Waze Delays the Adoption of a Brilliant Google Maps Feature

Waze on CarPlay 6 photos
Photo: Bogdan Popa/autoevolution
False Waze warningsFalse Waze warningsFalse Waze warningsFalse Waze warningsFalse Waze warnings
While many people believe Waze and Google Maps would eventually merge for obvious reasons, Google has no intention to combine the two apps into a single "almighty" offering. Keeping Google Maps and Waze as separate products allows the company to avoid legal trouble and explore different directions with its apps.
Waze is all about traffic navigation, while Google Maps, despite offering a navigation component, seems to be focused more on world exploration and business information. Google Maps has become a key product in Google's monetization strategy, whereas Waze retains its original objective of getting drivers to their destinations as fast as possible.

However, just because Google doesn't plan to merge the two apps doesn't mean the company isn't trying to bring the best of each to the other. Google Maps uses traffic data from Waze to offer better routes, including accidents.

False Waze warnings
Photo: Bogdan Popa/autoevolution
Meanwhile, one of the features that was projected to land on Waze, thanks to Google Maps, was support for trip statistics when you arrive at the destination.

Google Maps (and other navigation apps) pioneered this idea, providing users with valuable information when they arrive at the destination and navigation ends. The trip statistics include the total journey time and the distance.

While it's nice to see such data on the screen when you arrive home, the data comes in handy to understand how traffic on a route impacts your ETA. For example, if you typically drive home from work on a specific route, you can compare the trip statistics the navigation offers when you arrive at the destination with the data you get when you use another route. The method allows drivers to find better routes, not necessarily from a travel time perspective but also for complexity.

False Waze warnings
Photo: Bogdan Popa/autoevolution
I've seen many drivers who don't want to use a more complex route to get to the destination faster because reducing the ETA by a few minutes doesn't justify the repeated turns and left turns in busy intersections. As a result, the trip statistics are more valuable than they look at first.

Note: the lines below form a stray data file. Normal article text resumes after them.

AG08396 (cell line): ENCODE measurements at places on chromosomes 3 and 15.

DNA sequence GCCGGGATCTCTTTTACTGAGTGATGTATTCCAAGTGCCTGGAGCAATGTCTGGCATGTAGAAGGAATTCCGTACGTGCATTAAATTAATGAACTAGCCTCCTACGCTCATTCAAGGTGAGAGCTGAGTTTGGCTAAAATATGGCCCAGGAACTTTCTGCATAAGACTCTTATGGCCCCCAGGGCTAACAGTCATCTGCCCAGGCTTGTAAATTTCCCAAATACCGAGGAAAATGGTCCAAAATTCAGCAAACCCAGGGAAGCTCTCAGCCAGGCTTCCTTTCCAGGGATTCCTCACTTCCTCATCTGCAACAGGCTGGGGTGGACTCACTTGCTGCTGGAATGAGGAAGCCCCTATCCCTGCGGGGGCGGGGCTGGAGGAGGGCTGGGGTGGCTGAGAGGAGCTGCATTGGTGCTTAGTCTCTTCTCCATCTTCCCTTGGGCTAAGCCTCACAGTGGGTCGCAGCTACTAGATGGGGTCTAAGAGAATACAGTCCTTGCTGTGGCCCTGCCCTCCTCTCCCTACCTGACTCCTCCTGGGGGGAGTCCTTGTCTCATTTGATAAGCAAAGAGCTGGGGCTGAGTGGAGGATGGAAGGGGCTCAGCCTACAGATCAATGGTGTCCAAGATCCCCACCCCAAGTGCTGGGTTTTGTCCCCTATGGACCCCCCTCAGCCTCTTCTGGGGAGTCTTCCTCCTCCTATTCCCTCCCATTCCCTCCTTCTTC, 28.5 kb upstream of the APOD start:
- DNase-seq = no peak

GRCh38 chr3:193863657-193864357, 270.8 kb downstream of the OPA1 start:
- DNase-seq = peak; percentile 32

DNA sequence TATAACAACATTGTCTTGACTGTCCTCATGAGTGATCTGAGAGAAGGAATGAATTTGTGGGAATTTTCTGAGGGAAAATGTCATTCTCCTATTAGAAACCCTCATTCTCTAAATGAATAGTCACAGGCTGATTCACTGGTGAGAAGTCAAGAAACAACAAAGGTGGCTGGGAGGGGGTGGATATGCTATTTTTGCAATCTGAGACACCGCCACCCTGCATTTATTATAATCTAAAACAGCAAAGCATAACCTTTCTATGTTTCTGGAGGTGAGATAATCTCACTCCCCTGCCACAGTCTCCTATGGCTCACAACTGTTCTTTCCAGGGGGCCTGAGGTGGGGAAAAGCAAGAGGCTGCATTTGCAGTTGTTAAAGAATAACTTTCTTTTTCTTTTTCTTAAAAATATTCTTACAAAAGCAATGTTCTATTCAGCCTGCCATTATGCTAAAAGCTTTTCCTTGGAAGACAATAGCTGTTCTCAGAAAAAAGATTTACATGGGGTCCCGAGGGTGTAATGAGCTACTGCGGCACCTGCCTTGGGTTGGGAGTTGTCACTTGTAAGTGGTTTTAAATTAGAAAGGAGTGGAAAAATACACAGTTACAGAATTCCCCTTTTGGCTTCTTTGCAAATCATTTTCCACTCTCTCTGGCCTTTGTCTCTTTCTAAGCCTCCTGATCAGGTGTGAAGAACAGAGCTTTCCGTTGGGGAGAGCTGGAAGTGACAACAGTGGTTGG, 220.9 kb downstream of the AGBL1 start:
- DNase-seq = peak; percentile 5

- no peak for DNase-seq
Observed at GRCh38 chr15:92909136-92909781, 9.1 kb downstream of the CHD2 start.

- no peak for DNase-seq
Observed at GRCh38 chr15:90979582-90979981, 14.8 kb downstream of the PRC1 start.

Waze has never said no to this feature and originally suggested that it had it in mind for its future updates. No ETA was offered, but everybody hoped the trip summary would debut in Waze in 2024, especially because the Google-owned company was already working on a major app overhaul. Waze has already announced a significant feature update, with new functionality like speed bump notifications, and the support for trip statistics wasn't included.

The reason is as simple as it could be: the company has decided not to include the trip summary functionality in Waze this year, albeit the idea is still on the roadmap. It could be added at a later time, but Waze says it hasn't decided if the trip summary will get the go-ahead. The team will look into the feature again next year when it decides the 2025 feature roadmap, so fingers crossed that the trip statistics are back on the table.

False Waze warnings
Photo: Bogdan Popa/autoevolution
Meanwhile, the only way to get trip statistics about a route is to use another navigation app with integrated journey information and follow a route suggested by Waze. You can run both apps side-by-side but follow Waze's guidance, forcing the other app to reroute and offer turn-by-turn navigation for the route you picked.

This isn't the most convenient approach, but as I explained not long ago, combining two navigation apps improved the general experience by getting the best of two worlds. I run Google Maps and Waze side-by-side, with the latter in the background, particularly to enjoy a cleaner and less cluttered UI but still get notifications on the hazards ahead.

The 2024 new feature rollout has started for Waze users, and the most notable improvement is the debut of the long overdue support for speed bumps. As I explained not long ago, the rollout happens slowly because map editors must add the location of each speed bump – it's not powered by a user-submitted report, as Waze considers speed bumps "permanent road features."

False Waze warnings
Photo: Bogdan Popa/autoevolution
The speed bump warnings give users extra time to slow down, but they also come with one major shortcoming: they could become annoying and repetitive, especially when you spend most of the time within the borders of a city. Speed limiters are very frequent in crowded urban regions, and considering Waze always tries to look for faster routes to the destination, often directing drivers on narrow residential roads, the likelihood of finding multiple speed bumps is high.

Waze has also started rolling out sharp curve notifications and support for additional roundabout navigation, making it easier for drivers to pick the right lane to enter and exit the roundabout to continue the route. All these features are available on Android and iPhone and in the car with Android Auto and CarPlay. If you don't see the new notifications yet, give Waze map editors more time, as mapping the entire world takes time and can't happen overnight.
If you liked the article, please follow us:  Google News icon Google News Youtube Instagram
About the author: Bogdan Popa
Bogdan Popa profile photo

Bogdan keeps an eye on how technology is taking over the car world. His long-term goals are buying an 18-wheeler because he needs more space for his kid’s toys, and convincing Google and Apple that Android Auto and CarPlay deserve at least as much attention as their phones.
Full profile


Would you like AUTOEVOLUTION to send you notifications?

You will only receive our top stories